Searching over 5,500,000 cases.


searching
Buy This Entire Record For $7.95

Download the entire decision to receive the complete text, official citation,
docket number, dissents and concurrences, and footnotes for this case.

Learn more about what you receive with purchase of this case.

05/16/94 JOAN HICKEY v. ROBERT HUBER

May 16, 1994

JOAN HICKEY, INDIVIDUALLY AND AS SPECIAL ADMINISTRATOR FOR THE ESTATE OF RICHARD J. HICKEY, DECEASED, PLAINTIFF-APPELLANT,
v.
ROBERT HUBER, DEFENDANT-APPELLEE.



APPEAL FROM THE CIRCUIT COURT OF COOK COUNTY. HONORABLE IAN H. LEVIN, JUDGE PRESIDING.

Released for Publication July 14, 1994.

O'connor, Buckley, Manning

The opinion of the court was delivered by: O'connor

Justice O'Connor delivered the opinion of the court:

Plaintiff, Joan Hickey, individually and as special administrator for the Estate of Richard J. Hickey, brought suit in the circuit court of Cook County against defendant, Robert Huber, an Illinois State trooper. Plaintiff sought recovery for the death of her husband Richard as a result of a 1986 vehicle collision with Huber. The circuit court dismissed the suit for lack of subject matter jurisdiction. We affirm.

On September 18, 1986, Huber, responsible for the northern Illinois area, was assigned to patrol U.S. Interstate 290 and to control traffic on that highway. Huber's field training officer, Tony Morrison, accompanied Huber on this assignment. Both Morrison and Huber stated that they received two radio reports over the Illinois State Police Emergency Radio Network which announced that suspects from an armed robbery had been observed heading east on Cermak Road. The report instructed units to "look out" for a metallic green car without license plates. At the time of the broadcast, Huber and Morrison were travelling south on Harlem Avenue toward Interstate 290. Huber drove to Cermak Road, and as he waited to turn left onto Cermak, both he and Morrison saw a car fitting the description drive through the intersection. Huber turned onto Cermak Road with siren, mars lights, and flashing "wig-wag" lights activated and began chasing the car. However, the green car, attempting to elude the squad car, increased its speed.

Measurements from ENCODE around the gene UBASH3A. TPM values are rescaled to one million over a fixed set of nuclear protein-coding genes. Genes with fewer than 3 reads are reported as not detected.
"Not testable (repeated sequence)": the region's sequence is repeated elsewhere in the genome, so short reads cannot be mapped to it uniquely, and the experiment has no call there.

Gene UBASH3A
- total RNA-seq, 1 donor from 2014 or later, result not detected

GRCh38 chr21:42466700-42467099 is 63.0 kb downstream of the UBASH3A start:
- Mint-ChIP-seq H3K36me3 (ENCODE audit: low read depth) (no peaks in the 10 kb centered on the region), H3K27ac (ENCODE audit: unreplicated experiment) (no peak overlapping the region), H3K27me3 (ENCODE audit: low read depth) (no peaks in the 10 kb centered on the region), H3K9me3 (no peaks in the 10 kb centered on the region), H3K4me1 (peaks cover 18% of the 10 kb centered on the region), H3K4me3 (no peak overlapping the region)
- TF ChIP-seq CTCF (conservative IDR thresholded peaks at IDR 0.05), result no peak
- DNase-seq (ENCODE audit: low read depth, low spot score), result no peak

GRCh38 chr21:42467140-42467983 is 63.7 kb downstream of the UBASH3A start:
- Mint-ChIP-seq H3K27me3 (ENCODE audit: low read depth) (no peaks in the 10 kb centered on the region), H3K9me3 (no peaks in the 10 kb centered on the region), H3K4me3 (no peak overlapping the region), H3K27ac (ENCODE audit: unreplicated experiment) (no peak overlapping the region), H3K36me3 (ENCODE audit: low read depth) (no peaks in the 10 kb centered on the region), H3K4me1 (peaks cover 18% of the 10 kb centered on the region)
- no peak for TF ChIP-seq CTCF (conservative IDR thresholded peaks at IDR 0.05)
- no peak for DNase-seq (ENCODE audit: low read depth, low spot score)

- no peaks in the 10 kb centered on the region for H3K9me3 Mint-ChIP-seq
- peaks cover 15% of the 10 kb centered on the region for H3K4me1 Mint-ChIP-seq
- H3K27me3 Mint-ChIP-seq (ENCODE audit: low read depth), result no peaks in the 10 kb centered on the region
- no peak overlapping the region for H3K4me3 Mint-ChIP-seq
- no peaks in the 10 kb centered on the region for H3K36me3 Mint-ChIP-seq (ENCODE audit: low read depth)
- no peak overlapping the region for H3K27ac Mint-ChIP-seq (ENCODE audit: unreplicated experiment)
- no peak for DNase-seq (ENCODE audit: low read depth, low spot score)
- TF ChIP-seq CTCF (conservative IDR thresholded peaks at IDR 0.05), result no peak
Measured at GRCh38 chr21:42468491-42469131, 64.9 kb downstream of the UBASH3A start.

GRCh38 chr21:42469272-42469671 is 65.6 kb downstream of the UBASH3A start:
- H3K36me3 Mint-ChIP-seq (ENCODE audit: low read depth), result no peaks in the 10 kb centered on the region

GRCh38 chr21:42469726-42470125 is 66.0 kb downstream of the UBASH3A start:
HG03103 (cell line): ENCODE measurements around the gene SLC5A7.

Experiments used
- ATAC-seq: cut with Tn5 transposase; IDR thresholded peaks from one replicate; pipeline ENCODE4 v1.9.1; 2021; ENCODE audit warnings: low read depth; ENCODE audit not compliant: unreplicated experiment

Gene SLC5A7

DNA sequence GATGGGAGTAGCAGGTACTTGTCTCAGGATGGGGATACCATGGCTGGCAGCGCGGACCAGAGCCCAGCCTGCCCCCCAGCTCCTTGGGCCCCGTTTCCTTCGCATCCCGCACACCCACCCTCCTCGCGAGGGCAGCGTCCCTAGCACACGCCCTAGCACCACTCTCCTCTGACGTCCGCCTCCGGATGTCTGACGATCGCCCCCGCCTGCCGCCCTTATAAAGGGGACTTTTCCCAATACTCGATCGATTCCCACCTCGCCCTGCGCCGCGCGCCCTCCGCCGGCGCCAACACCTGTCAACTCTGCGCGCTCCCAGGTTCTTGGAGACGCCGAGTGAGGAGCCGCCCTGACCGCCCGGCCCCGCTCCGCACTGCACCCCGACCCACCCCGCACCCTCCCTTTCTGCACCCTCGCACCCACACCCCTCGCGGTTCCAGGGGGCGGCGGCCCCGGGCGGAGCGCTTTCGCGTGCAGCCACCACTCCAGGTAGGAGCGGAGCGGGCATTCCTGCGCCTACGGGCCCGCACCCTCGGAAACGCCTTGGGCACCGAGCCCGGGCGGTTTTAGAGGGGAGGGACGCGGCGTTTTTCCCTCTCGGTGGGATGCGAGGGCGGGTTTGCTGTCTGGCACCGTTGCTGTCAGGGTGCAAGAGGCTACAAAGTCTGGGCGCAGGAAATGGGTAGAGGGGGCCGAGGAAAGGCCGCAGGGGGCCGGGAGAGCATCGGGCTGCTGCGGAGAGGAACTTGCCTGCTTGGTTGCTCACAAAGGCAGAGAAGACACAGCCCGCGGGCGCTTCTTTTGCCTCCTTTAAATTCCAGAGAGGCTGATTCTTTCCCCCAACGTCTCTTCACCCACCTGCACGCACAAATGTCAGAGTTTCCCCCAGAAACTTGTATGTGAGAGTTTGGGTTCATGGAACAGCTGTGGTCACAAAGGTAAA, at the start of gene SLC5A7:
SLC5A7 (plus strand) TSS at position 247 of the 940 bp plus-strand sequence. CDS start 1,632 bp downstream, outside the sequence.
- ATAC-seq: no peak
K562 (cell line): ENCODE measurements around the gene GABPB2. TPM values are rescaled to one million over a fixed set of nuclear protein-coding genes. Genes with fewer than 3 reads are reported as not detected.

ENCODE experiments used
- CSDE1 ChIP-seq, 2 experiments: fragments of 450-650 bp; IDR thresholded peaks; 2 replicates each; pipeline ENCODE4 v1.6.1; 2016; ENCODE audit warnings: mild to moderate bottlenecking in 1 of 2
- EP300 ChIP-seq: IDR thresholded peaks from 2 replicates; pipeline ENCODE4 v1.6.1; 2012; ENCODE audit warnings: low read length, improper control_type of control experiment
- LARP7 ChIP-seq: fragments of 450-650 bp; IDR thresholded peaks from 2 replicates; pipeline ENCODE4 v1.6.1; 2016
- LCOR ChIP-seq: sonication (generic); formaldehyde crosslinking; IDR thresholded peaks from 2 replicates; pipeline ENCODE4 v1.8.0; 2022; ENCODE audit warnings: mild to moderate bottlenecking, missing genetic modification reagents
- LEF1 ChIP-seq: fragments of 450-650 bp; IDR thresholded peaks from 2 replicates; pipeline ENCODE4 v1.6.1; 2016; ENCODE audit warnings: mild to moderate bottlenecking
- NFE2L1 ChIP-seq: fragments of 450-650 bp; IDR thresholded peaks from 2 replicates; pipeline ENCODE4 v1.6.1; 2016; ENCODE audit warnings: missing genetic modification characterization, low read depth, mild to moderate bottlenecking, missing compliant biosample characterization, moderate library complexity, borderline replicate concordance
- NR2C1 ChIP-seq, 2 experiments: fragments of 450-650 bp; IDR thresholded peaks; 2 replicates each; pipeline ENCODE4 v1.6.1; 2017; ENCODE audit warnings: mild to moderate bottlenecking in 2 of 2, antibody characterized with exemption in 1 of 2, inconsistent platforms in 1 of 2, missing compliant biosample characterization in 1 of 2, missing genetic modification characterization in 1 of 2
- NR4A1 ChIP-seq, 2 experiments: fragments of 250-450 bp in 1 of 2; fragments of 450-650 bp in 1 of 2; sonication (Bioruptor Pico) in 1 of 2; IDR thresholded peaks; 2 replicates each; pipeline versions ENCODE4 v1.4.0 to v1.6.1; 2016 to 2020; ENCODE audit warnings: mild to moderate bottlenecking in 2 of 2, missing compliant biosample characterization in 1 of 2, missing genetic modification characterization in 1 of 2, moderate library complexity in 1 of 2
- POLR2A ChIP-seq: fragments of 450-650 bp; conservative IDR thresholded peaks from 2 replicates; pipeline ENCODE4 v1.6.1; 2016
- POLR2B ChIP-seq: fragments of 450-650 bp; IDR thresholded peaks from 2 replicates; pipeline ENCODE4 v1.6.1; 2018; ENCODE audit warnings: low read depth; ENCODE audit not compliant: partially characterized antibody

The green car proceeded through the intersection of Cermak Road and Home Avenue. The light for the Cermak Road traffic was green. As Huber began to enter the intersection, Hickey, travelling on Home Avenue and apparently oblivious to the siren, entered the intersection against the light. Huber attempted to brake, but could not avoid hitting Hickey's car.

In her complaint, plaintiff specifically alleged that Huber acted in violation of state law by unlawfully operating his vehicle too fast for conditions in excess of the posted speed limit. Claiming sovereign immunity, Huber moved for summary judgment. In response to Huber's motion, plaintiff relied upon the depositions of both Huber and Morrison as well as the unsworn statements of two witnesses to the collision, Alice Ramirez and Rosalinda Gonzalez. In these statements, the witnesses contradicted the troopers' accounts that the light for the Cermak Road traffic was green at the time Huber entered the intersection. Both women also stated that they did not see a greencar go through the intersection. The circuit court granted Huber's motion, finding that the doctrine of sovereign immunity precluded plaintiff's suit from being filed in the circuit court.